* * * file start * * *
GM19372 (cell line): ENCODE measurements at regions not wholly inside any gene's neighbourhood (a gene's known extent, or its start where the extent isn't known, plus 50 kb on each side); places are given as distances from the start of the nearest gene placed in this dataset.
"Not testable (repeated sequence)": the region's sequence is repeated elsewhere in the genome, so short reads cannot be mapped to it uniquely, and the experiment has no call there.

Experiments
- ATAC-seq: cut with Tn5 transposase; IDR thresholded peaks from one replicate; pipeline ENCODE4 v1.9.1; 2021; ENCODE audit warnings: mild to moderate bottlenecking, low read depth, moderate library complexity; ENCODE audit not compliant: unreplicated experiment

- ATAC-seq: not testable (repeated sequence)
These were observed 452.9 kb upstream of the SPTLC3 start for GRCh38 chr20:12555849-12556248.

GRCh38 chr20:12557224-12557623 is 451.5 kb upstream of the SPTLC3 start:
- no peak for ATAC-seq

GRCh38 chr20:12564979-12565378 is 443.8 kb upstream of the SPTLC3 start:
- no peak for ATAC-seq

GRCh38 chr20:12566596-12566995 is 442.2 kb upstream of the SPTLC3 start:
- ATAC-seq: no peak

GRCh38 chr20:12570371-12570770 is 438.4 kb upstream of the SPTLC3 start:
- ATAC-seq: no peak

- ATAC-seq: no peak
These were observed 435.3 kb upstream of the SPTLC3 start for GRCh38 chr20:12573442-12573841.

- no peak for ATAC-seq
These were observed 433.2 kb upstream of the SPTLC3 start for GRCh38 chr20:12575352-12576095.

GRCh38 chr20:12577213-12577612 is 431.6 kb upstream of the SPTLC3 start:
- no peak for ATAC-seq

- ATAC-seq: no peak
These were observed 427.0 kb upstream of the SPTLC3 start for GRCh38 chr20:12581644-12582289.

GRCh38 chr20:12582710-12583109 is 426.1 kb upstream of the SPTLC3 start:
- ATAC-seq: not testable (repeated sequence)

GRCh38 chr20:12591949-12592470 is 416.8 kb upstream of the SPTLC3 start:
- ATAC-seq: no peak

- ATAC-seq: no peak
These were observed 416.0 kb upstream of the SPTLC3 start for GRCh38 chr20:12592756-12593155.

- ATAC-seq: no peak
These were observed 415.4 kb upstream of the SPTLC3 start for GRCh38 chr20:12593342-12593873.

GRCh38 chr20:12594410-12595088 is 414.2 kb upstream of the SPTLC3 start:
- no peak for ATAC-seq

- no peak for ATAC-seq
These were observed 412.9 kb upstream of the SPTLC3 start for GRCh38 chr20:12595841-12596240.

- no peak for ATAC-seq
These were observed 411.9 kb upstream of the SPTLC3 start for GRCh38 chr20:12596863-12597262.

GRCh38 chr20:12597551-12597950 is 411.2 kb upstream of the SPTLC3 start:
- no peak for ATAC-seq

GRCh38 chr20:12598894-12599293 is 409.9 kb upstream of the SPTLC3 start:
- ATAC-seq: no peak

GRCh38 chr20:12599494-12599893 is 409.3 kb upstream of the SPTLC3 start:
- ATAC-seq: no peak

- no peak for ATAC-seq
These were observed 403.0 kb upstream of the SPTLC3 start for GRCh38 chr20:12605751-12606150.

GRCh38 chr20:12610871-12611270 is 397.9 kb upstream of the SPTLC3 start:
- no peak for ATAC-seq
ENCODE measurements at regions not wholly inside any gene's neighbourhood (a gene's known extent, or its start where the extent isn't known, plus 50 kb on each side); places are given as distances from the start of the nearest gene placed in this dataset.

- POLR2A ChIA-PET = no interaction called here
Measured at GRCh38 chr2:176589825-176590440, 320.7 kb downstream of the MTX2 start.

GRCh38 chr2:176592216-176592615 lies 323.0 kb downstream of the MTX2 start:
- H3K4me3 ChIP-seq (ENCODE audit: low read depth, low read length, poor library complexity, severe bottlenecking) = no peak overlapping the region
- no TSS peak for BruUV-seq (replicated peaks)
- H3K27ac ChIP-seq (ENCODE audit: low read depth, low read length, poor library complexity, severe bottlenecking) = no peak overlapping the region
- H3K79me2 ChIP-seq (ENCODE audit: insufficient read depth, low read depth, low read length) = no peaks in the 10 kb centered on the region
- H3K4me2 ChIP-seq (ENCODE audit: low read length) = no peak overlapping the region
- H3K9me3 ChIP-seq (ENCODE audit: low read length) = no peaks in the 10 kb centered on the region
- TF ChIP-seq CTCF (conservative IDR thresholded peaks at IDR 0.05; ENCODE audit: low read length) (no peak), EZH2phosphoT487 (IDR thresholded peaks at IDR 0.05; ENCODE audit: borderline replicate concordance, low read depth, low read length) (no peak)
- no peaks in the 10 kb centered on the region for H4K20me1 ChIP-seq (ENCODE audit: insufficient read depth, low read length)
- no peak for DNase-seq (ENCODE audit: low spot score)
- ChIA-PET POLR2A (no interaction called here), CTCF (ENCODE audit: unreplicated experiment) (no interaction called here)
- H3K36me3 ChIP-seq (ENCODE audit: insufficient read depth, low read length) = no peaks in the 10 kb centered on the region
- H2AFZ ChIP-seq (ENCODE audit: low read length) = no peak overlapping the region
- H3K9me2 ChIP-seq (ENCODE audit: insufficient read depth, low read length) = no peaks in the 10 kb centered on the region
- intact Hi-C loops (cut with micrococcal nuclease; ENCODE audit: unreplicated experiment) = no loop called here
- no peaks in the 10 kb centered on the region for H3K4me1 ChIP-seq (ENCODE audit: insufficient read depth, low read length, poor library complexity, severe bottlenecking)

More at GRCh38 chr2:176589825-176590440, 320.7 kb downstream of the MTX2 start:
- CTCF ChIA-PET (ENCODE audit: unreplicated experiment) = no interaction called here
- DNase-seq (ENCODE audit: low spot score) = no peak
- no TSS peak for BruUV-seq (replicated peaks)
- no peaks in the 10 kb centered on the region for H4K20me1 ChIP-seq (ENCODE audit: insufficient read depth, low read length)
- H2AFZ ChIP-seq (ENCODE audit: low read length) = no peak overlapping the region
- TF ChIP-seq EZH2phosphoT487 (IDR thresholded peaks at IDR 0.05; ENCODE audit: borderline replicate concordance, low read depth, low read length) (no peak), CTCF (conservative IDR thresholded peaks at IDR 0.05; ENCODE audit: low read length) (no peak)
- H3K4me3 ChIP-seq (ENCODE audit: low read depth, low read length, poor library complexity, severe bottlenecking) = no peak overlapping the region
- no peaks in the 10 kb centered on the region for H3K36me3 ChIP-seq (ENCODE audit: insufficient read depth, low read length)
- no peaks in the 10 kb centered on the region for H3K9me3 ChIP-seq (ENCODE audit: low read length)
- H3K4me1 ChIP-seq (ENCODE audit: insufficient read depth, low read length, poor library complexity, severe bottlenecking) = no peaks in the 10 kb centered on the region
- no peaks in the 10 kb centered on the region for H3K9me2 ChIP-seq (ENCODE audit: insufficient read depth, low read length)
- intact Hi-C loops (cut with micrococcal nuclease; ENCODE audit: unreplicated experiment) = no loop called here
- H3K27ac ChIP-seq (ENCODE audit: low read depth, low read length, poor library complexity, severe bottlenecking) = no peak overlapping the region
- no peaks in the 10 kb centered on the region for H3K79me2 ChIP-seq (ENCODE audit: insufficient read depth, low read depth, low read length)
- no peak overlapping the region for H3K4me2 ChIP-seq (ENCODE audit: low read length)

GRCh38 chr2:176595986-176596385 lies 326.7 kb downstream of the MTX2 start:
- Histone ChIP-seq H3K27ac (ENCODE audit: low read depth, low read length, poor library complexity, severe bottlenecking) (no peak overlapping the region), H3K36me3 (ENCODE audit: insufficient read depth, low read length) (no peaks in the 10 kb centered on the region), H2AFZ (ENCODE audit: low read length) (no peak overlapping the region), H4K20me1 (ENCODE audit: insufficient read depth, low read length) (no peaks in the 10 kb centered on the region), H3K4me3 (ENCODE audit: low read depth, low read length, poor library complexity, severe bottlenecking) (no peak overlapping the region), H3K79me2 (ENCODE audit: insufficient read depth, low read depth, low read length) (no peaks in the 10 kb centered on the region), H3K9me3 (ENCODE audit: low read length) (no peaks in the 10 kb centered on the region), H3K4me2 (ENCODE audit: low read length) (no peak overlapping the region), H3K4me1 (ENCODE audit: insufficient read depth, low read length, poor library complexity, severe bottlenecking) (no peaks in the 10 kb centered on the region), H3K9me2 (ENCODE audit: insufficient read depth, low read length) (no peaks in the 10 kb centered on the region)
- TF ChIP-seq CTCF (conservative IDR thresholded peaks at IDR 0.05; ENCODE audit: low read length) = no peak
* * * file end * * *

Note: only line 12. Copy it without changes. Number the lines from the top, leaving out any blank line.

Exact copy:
- ATAC-seq: no peak